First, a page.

Determining If Differentiated Methylation of the Genes TERT and HCK is Associated with Liver Cancer

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Abstract Summary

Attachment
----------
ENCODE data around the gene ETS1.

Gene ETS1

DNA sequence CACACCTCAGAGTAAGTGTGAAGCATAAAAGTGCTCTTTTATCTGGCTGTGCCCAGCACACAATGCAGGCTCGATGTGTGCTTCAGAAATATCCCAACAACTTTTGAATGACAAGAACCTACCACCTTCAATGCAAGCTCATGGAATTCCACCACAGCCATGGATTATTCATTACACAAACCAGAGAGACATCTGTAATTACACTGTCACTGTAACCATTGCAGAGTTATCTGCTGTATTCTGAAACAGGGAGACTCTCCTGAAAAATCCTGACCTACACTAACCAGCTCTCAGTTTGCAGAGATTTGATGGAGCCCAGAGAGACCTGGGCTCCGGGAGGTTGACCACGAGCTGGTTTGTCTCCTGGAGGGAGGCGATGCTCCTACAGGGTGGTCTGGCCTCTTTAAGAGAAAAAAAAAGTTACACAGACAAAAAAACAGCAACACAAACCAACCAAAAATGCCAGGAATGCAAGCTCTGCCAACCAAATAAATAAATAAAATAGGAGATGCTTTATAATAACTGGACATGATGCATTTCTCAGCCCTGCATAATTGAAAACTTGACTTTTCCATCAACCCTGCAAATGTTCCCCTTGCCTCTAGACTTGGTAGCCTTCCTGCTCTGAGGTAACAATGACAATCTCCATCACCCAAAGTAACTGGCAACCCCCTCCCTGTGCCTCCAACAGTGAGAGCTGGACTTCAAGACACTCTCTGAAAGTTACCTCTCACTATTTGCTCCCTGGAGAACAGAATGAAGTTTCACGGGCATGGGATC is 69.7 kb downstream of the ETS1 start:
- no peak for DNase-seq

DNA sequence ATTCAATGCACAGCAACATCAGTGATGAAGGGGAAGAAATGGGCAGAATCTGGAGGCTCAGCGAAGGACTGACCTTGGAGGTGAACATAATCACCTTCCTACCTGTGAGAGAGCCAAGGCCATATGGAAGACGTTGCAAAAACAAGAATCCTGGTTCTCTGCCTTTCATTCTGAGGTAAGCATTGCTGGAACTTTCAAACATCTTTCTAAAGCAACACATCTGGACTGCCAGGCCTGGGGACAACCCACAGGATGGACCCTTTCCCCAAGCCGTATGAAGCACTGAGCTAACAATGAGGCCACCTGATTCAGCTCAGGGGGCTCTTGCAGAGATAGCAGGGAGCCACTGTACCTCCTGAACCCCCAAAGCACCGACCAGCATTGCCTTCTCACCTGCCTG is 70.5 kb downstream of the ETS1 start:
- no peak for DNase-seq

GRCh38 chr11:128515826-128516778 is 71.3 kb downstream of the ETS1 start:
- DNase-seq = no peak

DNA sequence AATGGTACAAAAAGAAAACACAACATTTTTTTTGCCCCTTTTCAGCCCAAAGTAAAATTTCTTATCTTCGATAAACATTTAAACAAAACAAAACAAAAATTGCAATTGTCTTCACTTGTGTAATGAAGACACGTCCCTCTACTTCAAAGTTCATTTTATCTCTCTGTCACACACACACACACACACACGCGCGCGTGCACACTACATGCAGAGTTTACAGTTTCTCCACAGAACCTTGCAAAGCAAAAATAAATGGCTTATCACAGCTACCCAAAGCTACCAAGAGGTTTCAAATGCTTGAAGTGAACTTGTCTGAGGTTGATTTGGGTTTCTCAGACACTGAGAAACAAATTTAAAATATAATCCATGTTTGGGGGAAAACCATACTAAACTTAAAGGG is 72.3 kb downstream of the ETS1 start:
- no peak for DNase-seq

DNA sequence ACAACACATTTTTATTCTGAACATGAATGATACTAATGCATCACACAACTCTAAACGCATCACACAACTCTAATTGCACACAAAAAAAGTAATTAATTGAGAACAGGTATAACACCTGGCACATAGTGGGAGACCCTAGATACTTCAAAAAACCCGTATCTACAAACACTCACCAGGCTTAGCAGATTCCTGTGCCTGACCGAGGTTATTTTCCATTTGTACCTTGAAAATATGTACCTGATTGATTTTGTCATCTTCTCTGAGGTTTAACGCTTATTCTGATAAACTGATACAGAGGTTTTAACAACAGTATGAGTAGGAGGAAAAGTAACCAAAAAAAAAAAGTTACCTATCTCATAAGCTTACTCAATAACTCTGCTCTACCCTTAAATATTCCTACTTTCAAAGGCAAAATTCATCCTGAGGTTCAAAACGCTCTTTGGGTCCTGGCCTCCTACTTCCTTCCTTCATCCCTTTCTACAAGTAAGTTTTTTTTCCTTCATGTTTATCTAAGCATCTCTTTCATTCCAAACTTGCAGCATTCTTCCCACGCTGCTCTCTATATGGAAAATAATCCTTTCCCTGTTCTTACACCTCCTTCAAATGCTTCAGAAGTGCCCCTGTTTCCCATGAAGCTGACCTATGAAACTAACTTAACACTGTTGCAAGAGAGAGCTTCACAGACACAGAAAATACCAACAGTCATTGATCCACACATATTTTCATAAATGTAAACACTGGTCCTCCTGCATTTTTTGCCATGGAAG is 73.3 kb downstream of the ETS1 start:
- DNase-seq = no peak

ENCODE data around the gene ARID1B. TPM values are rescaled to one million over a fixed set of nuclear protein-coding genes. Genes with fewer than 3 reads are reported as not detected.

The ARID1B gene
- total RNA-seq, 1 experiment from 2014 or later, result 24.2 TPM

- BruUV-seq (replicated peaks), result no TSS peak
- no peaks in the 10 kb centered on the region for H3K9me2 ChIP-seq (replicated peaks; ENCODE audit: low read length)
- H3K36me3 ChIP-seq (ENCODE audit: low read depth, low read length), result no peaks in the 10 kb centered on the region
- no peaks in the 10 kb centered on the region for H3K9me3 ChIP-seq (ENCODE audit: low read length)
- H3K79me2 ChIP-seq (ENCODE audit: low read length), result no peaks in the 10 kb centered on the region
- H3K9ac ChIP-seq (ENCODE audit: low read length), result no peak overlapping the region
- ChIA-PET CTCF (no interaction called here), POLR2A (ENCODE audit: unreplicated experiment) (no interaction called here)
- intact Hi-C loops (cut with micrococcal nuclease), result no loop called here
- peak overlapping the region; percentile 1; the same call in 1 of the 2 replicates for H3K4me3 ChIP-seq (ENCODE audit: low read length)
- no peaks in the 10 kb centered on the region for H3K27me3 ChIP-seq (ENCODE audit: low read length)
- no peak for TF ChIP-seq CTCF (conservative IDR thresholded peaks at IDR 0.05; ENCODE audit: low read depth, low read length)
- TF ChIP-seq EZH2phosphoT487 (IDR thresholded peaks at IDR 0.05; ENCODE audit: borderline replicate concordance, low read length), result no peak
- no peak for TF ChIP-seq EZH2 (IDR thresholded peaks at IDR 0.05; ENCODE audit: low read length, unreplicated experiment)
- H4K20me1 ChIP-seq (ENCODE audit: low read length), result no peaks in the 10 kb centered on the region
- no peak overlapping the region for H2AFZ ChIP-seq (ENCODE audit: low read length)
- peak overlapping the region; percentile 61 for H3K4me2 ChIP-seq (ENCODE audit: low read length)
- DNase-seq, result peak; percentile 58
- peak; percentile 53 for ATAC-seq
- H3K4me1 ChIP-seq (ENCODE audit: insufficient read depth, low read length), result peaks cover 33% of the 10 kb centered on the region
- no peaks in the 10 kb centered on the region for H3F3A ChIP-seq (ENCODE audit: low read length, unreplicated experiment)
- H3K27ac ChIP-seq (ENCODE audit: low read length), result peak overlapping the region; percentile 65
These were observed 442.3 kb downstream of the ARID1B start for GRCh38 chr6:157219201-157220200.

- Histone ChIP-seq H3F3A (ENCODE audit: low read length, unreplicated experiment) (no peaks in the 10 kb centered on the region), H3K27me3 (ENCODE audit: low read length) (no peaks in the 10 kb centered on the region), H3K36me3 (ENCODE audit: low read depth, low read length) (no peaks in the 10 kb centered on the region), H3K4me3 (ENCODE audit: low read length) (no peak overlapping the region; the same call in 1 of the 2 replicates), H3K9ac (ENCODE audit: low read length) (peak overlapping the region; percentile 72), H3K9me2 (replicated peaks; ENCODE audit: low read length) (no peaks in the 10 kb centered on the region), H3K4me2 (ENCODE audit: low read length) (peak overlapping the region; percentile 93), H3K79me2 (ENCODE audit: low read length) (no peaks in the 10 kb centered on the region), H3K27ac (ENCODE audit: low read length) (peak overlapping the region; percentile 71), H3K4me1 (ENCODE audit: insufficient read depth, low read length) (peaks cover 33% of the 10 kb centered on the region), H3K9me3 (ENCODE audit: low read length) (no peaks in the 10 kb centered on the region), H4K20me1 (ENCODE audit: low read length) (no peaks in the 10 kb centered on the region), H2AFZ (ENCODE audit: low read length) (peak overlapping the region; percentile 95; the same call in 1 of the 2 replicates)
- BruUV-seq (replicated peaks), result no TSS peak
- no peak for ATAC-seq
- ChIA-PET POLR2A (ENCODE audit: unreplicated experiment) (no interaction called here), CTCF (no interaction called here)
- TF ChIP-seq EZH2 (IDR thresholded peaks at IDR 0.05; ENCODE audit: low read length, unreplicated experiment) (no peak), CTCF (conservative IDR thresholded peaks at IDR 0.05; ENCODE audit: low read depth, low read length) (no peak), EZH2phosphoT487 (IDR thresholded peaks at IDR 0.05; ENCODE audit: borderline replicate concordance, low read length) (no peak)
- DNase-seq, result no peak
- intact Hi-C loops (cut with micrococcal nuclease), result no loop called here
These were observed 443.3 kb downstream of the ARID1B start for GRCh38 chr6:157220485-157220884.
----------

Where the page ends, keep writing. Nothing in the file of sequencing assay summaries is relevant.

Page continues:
Dichlorodiphenyldichloroethylene (DDE) is classified as a persistent organic pollutant that is a breakdown product of DDT. DDE is a highly fat-soluble compound that accumulates in the fatty tissues of insects, wildlife, and humans, particularly in adipose and brain tissues. In previous studies the genes TERT and HCK were found to be differentially methylated in serum of individuals with high levels DDE (≥305.9 ng/g-lipid). The goal of this study is to determine if differentiated methylation of the genes TERT and HCK is associated with liver cancer. From the Cancer Genome Atlas we downloaded SNP genotyping and gene expression data for normal and cancerous liver tissue. Methylation and gene expression profiles in cases and controls were then compared using paired two sample t tests, conducted in R studio. Results from this analysis showed that SNPs within the promoter region of the genes HCK and TERT were significantly differentially methylated (p= 0.002, difference in methylation = -0.30) and (p=0.003, difference in methylation = - 0.11), respectively. However, these differences in DNA methylation were not correlated with statistical differences in gene expression (HCK p-value=0.96 and TERT p-value=0.35).

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